Underground Greenwich (7) – An 18th Century Spat
Right folks. Today, I am going to whisk you back to the Age of Elegance. To the days when gentlemen wear periwigs, breeches and velvet frock coats, ladies titter behind their fans and the harpsichord rocks.
But underneath all that face paint, pox-patch and wig-powder, all is not well within Greenwich’s upper echelons. Or maybe I should say ‘lower…’
Much lower. Because once again Blackheath Cavern is causing a furore.
It is, as always, all down to cash – the usual playground arguments over who gets to mine the (frankly sub-standard – Sir Christopher Wren won’t touch the stuff) chalk from the cave. For even if Sir Chris is being fussy, there are plenty of developers who aren’t – London’s still being rebuilt after the Great Fire and there’s always going to be someone who doesn’t mind buying cheap chalk.
The Steers family is mining that chalk – and has been for years. Bill Steers and his old mum are fined regularly for undermining the King’s Highway or failing to support their extensive tunnels but they are mere pawns. There are bigger hitters in the chalk game and they are soon to come to blows…
Firstly, there’s The Crown – Lord of the Manor of East Greenwich – who, despite there not actually having been a monarch-in-residence for, ahem, some years, still owns much of the town and claims that the chalk being dug out of Maidenstone Hill is effectively waste from Royal land.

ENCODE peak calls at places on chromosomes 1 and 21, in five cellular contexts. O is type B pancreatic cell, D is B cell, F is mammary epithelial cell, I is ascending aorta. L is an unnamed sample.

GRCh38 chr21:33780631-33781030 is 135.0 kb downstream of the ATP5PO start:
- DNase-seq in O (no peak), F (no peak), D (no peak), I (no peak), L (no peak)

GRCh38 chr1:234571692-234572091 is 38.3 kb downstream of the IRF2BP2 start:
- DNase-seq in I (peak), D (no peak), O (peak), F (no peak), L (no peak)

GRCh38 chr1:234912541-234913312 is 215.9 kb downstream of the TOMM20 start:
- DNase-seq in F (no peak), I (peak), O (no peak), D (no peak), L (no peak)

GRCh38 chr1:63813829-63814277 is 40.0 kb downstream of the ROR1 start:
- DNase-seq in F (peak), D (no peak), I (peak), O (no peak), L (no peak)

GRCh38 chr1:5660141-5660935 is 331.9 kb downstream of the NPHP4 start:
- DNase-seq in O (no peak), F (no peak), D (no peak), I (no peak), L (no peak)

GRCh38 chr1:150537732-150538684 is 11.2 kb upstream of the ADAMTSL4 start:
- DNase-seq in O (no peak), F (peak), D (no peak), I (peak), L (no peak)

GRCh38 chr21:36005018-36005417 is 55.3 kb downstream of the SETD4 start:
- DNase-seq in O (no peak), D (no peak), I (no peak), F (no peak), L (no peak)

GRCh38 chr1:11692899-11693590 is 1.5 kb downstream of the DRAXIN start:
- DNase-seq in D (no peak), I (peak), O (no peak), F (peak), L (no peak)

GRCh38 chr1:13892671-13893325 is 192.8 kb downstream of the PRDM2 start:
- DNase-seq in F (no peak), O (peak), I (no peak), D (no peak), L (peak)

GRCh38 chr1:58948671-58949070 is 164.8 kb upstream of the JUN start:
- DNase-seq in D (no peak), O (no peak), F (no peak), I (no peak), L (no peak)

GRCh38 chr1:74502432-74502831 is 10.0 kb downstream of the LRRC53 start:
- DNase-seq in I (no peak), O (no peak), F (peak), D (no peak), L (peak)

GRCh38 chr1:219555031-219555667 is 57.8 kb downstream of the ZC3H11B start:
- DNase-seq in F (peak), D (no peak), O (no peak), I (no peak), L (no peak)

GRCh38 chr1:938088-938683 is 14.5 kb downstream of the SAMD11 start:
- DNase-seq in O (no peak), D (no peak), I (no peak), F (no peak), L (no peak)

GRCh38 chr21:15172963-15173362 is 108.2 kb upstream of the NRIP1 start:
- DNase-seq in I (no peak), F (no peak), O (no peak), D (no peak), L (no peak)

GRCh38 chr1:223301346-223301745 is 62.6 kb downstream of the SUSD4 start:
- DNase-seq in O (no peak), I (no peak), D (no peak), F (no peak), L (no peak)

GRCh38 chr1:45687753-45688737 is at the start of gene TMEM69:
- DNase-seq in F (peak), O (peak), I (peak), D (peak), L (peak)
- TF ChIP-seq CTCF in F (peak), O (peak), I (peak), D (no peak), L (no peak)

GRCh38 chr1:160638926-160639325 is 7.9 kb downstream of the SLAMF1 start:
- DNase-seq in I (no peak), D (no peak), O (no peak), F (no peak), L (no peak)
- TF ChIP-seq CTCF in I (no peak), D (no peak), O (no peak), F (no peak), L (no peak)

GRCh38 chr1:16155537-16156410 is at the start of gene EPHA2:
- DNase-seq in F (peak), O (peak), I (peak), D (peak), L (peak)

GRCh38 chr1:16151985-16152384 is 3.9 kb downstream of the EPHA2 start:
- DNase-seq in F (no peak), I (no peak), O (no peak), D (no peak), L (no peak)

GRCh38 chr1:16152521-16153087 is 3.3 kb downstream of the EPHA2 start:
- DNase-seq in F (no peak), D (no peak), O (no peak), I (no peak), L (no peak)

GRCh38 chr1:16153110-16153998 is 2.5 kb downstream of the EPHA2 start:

Limbering-up for a good ol’ punch-up, though, are the new (ish) boys on the block, the Trustees of Morden College, Lords of the Manor of “Old Court.” The Trust has also busily bought-up land around Greenwich and is playing the “good causes” card. They, of course, argue that the lime is waste from their land, their having gained dispensation from “the Queen” (Which Queen? Don’t ask me…)
The Crown points out that Old Court isn’t actually a manor at all – and as such it can have no waste. By the mid 18th century, they’re getting nowhere and it all gets handed over to The Lawyers.
Now, there’s nothing particularly unusual about a lands-right fracas, but what amuses me, as I read John Stone’s 1914 lecture notes, is the surreal direction the whole argument then takes.
Let’s get in The Tardis (bagsy not be Donna…) and set the dial to – oh, I don’t know – about 1750.
Scribbling furiously at his Chippendale desk, lit by a single tallow candle, sits Mr Brand, Treasurer and Principle Agent of Morden College. (I wonder if, in years to come, Brand Street will be named for him in thanks for Pedantry Beyond The Call Of Duty?) His quill is a blur of feather and ink as he scratches a letter to his opposite number. He talks about the Steers family’s discovery and exploitation of the mines – implying that they are working for Morden College. So far, so good.
But then he takes an interesting tangent. He goes on to talk about the workings from the point of view of people from the future. He says:
“…an accidental discovery of them two or three centuries hence, when the occasion of them is forgot may supply curious matter of speculation for the antiquarians.”